WTI continues its journey towards a possible $35/bbl by Q4 of this year on rising US shale-oil production and a slight slowdown in the Chinese economy with big implications for global economic growth. And $25/bbl or lower crude in 2018 seems perfectly possible on these same dynamics.


By John Richardson

THE US shale oil industry was never going to roll over and die. It was clear as early as late 2014 that debt would be written off to make wells that were on paper uneconomic economic. This would leave producers only having to cover variable costs.

And it has also been clear for several years now that shale production costs would continue to fall. Why should innovation come to a sudden end? Rex Tillerson, when he was CEO of ExxonMobil, made this point in 2015.

Equally evident, ever since the oldest Babyboomer started turning 55 or older, is that the shale oil and gas industries are one of the few genuine bright spots in the US economy. Ten thousand Americans have been retiring every day since 2011. This is rapidly turning what was once the demographic dividend of a youthful local population into the demographic deficit of an ageing population. Pumping ever-greater volumes of oil and gas is therefore a great way of creating new jobs that help to offset some of this demographic deficit.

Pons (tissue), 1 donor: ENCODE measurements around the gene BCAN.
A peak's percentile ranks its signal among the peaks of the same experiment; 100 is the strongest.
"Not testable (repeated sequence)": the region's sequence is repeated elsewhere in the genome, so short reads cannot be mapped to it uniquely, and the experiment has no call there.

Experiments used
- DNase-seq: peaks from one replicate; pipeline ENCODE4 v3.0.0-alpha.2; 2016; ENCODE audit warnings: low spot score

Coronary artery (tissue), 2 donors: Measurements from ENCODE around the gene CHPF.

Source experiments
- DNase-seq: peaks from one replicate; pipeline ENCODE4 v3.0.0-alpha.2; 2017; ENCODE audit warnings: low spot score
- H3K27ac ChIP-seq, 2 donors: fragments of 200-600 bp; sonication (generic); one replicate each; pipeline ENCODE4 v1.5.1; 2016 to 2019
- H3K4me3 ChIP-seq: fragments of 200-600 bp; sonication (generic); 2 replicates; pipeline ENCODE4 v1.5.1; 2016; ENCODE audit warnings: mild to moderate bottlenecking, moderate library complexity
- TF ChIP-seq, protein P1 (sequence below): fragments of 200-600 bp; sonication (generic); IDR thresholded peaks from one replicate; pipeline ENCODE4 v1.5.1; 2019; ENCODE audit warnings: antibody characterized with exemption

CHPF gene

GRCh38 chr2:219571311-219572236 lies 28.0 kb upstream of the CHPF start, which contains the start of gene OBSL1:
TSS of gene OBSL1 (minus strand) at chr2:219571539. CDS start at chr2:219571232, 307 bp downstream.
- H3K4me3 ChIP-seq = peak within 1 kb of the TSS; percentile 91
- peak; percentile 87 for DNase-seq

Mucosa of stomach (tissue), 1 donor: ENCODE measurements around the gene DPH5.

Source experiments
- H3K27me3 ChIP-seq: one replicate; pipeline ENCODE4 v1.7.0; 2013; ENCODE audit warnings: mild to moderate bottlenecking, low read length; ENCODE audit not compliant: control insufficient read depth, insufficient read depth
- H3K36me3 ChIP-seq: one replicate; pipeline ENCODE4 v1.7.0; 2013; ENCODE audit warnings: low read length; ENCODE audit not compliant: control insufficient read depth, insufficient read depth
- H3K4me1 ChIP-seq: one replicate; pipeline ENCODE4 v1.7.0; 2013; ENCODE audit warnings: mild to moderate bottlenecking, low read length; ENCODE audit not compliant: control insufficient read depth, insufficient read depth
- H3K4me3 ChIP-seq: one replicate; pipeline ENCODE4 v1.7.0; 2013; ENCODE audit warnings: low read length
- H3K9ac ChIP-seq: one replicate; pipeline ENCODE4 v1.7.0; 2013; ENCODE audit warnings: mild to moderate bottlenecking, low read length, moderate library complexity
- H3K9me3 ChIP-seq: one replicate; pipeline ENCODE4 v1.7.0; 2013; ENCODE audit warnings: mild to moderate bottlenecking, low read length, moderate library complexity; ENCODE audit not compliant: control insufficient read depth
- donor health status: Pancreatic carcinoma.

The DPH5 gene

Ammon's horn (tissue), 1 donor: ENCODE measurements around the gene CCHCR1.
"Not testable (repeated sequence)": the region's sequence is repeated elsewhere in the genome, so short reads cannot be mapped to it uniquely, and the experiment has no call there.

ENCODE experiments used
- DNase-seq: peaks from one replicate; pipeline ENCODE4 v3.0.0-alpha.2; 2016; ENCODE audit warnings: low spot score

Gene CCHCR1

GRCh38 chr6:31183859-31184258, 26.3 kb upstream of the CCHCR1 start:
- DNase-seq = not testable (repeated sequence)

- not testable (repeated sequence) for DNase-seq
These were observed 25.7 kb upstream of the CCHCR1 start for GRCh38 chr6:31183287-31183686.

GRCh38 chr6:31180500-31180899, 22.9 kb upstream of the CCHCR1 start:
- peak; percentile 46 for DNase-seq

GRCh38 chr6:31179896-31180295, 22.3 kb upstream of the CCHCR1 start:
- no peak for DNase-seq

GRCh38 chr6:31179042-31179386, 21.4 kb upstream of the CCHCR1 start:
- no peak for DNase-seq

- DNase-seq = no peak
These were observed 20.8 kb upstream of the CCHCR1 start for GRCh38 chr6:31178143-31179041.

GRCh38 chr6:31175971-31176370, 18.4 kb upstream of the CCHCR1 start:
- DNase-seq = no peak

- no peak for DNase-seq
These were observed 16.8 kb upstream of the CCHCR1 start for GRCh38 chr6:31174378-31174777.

The US has, as a result, been producing more oil than it in imports since 2013.  Production estimates continue to be revised upwards – for example, the EIA now expects the US to produce 9.2m bbls/day in 2017 compared with its earlier forecast of 8.7m bbls/day. Here is an even more significant number: Next year, the EIA is predicting US output could hit up to 10m bbls/day, which would be above the previous all-time peak production of 9.6m bbls/day in 1970.

Right now, therefore, rising US shale oil production is helping to exert major downward pressure on oil prices, with that pressure being felt for the first time since 1975 in export markets. In 1975, the US banned oil exports for energy security reasons. Last year, though, the ban was lifted. The Wall Street Journal estimates that US exports will average around 1m/bls a month in 2017.

The China Factor